Although our world is facing the challenge of COVID-19, I am so glad for the parts of life that remain unchanged. Every day brings press conferences with appalling numbers of the losses we endure, talk of restrictions and life that seems like it’s in a state of flux. Yet, peanut butter, Netflix, and, of course, the Revised Common Lectionary remain.
Moving through the Easter season has brought its own challenges for all of us. How do we, as congregations, remain faithful in a time of physical distancing? How do we tell the stories that have shaped us into a faithful people for millennia? The whirlwind of facts, questions and anxiety builds around us. Yet whatever questions we may have, the narrative of Jesus remains.
The comfort of the Lectionary remains as well, and we find ourselves in John 20:19-31. These stories and more that we share over and over affirm us as we experience the whirlwind. But who is at the centre of the whirlwind?
Everything that the disciples have gone through in the last week has led them all to this moment. The fear of the Romans and the religious leaders puts the disciples and their companions into one room, cowering. And Jesus appears in the room and speaks to them twice of peace: “Peace be with you.”
Imagine that last week of their lives together. All the way back to the hopefulness of Sunday, to a beautiful supper, the betrayal and trials, the flogging and Peter’s denial. All of the terror and horror leading up to seeing their gentle and fiercely good friend being hung up on a dirty Roman cross, his dignity gone. Jesus, dead on a cross. Their hopes dashed.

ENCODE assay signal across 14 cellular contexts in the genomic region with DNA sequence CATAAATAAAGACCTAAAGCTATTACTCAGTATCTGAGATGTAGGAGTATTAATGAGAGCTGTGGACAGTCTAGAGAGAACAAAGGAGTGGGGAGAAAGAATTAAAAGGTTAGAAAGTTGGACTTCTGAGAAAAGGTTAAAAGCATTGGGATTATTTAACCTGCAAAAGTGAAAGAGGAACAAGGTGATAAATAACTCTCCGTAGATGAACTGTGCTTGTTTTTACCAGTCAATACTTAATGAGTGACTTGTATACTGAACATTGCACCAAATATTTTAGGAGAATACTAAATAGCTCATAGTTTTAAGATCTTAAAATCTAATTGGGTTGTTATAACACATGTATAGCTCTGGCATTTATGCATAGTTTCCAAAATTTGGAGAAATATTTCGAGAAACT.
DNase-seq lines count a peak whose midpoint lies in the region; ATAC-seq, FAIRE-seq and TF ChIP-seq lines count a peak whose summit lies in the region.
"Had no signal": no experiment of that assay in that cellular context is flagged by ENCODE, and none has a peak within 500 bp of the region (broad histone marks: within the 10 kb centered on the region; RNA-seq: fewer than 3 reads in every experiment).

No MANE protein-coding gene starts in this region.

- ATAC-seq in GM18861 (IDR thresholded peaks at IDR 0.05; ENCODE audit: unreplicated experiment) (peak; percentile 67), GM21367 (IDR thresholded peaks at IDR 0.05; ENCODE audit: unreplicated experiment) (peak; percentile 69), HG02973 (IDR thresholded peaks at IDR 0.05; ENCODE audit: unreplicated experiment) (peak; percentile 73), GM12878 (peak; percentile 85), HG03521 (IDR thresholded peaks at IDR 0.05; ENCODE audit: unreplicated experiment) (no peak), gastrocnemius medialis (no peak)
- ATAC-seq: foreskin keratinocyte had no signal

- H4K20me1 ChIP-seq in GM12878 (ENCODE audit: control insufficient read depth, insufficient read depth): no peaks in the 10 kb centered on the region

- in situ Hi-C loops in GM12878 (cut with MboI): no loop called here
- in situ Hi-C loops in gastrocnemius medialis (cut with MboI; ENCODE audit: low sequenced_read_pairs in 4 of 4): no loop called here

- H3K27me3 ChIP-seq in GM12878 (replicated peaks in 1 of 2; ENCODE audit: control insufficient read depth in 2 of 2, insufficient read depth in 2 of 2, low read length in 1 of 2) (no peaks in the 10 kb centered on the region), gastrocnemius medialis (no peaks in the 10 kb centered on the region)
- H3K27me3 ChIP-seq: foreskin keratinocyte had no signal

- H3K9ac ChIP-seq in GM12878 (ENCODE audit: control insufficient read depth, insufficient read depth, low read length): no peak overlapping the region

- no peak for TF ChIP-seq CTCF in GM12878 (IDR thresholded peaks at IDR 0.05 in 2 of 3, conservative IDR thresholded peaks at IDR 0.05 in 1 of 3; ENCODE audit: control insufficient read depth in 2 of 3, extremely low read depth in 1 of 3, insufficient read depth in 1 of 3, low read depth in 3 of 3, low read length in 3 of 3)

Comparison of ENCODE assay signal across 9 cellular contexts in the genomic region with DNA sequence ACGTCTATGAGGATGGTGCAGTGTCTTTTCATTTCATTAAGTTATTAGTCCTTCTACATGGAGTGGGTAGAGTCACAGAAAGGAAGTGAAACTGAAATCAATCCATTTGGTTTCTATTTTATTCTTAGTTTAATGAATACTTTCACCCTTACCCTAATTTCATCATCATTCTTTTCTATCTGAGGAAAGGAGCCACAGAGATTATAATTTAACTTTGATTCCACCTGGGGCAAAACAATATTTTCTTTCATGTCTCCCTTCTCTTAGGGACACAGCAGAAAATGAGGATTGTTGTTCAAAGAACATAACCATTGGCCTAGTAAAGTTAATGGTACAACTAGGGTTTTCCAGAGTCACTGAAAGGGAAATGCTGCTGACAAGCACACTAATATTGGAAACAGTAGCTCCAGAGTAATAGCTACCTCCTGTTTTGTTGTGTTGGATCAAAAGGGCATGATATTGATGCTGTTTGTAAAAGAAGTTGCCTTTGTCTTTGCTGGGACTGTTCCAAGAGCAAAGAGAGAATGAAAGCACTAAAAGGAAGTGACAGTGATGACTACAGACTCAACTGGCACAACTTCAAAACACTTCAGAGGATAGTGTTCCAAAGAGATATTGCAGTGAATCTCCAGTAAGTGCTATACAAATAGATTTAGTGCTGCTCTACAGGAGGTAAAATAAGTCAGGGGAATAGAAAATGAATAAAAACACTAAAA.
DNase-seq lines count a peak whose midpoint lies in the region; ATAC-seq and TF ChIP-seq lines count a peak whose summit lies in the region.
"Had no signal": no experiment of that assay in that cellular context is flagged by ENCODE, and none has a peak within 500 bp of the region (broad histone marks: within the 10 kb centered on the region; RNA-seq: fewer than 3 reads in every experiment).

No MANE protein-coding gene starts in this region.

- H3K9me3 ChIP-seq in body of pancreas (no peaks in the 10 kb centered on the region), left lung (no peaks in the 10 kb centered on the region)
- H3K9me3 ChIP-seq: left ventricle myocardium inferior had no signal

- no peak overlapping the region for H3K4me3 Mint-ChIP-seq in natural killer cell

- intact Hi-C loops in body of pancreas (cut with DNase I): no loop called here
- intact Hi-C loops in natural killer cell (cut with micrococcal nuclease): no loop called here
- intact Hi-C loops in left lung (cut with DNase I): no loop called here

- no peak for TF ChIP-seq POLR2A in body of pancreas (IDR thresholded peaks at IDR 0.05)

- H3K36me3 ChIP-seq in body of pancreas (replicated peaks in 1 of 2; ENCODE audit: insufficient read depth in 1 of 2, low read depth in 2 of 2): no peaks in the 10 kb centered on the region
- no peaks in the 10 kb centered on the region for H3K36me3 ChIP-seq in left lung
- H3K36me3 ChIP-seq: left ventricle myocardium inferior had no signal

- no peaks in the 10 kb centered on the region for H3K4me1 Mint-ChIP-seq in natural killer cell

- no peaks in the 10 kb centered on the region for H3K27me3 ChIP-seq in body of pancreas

I didn’t understand their lack of faith. The wretchedness of their terror after his death seemed so small. Didn’t they know who they had walked with for three years? Why didn’t they believe Mary Magdalene? And why wouldn’t Thomas just believe?
Now you and I sit behind closed doors. And it’s different than their worry. But I think that now that I have had a chance—and I’ll call it that, a chance to be afraid of an unseen menace that may “get” people I love—I am a bit closer to the disciples now. We are all sitting in a place we’ve never been before. Fear is real.
In the middle of the disciples’ fear, Jesus did not proclaim judgment. He could have appeared in that room and laid down the law, but he didn’t. Jesus, the only one who could have judged every one of those disciples, comes into their midst and proclaims, “Peace be with you.” And then he breathes the blessing of the Holy Spirit into them, into their midst.
Friends, if there is fear among us, then let it be found by Jesus, just as he came among the disciples in that closed room, and let us receive the blessing of the presence of Christ yet again.
Andrea Enns-Gooding is pastor of Zoar Mennonite Church, Waldheim, Sask., and a member of the MC Saskatchewan Council.